Archive for November 1, 2009

The ABS and Core… probably the number one subject any trainer gets asked about, because we all want to have an awesome physique, and that means developing a killer midsection!
 Here’s a message I received on Facebook the other day. The person who sent in the email attended a youth sports camp in Texas a few years back when I was working there as a summer camp counselor. FUN TIMES down in Trinity Texas on the lake.
Here’s the message I received from David…
Ian, I’ve been following your threads and articles on all of your methods of healthy ways too working out, and it has been very beneficial to me. I look up to you very highly and take your knowledge into my daily life. I bet back when you were my counselor you never thought I would be talking to you this late on lol.
I have a question I was wondering if I could ask you, I’ve been performing a basic abs workout, using a medicine ball on an incline bench, I basically hold the ball and touch my toes as I perform crunches; what is a more efficient method of working the core and abs to really get a more aggressive, sleeker look?
One more question, I been trying to come up with a healthy diet to start on, however being a poor college student it is hard to afford organic and expensive foods, what do you suggest? I really appreciate any help you could give me, I understand you’re very busy. Thank you again

David T, Houston Texas

Here’s my reply to David…
Hey man, good to hear from you… AND it’s really nice to hear you find my information useful and I hope practical!

When it comes to getting sleeker abs, as you say, the focus should not always be exclusively on the ABS themselves. Visually we want a sleeker midsection… and that will often require us to focus on building up the areas around the abs to create that sleeker look.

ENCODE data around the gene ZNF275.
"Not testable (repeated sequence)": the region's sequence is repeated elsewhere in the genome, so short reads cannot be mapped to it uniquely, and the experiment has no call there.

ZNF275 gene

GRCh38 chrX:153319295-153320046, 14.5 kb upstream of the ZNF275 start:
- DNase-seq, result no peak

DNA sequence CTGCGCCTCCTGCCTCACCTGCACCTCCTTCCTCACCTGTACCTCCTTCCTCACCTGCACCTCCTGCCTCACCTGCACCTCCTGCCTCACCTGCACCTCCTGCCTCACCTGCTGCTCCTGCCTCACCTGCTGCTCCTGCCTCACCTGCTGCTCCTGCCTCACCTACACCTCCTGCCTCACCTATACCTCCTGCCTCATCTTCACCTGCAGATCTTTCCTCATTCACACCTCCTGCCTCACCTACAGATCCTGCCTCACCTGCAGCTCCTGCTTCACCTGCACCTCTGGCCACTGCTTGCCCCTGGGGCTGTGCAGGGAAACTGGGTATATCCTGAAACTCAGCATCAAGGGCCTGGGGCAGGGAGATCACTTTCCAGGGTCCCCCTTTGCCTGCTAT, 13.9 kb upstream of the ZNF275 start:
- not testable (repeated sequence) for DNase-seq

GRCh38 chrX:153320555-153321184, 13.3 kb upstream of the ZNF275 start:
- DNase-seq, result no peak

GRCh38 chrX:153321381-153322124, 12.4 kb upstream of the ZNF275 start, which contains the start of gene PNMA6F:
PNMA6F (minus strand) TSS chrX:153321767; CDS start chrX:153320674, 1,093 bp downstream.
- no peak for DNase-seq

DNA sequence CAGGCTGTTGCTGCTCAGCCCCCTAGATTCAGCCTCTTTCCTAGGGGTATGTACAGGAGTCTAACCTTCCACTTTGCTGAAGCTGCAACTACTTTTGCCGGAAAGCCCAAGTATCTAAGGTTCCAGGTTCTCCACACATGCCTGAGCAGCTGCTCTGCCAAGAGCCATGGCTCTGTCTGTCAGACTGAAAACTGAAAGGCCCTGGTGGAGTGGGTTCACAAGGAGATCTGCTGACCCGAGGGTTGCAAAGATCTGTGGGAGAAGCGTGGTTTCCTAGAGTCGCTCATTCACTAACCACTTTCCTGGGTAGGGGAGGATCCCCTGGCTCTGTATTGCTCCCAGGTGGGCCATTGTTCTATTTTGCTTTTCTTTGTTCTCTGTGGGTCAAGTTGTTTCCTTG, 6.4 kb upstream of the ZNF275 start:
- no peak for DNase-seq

Ever see a junkie or homeless person with their tops off? Most of them have lean abs, but the don’t have enough muscle, both in the abs and in the muscles around the abdominals or midsection, to carry of a truly lean and athletic look.

True leanness requires MUSCLE!!! Skinny LEAN just don’t cut it in my opinion and personally my goal is to continue building a more muscularly (is that even a word?!?lol) LEAN body.

What are the muscles that surround the midsection? Well obviously the chest muscles. Then there’s the serratus muscles, the finger like muscles, located below your arm pits. Adding muscle to these areas whilst dropping body fat will help create a sleeker look through the ENTIRE midsection. It’s not all about the ABS themself!!!

The arms also surround or encapsulate the abs. It’s nice to have nice arms to go with those sleek abs after all.

With the abs themself you don’t actually want to perform the majority of crunch exercises as they cause you to perform too much lumbar spine flexion. Your lumbar spine (lower back) is meant to be stable.

I believe a lot of the back trouble I have had was created by excessive lumbar flexion and extension work that my track and field coaches had me do years ago.

A serratus crunch is acceptable to perform for those who are already somewhat lean, but correct technique is a must with this one.

The majority of your ab work should be performed using exercises that require you to stabilize your spine and resist rotation… so stabilization and anti-rotational exercises are what I perform the most!

If performing hanging knee raises, perform them with really strict technique and with minimal to no lumbar flexion (don’t aim to tuck your knees to your chin)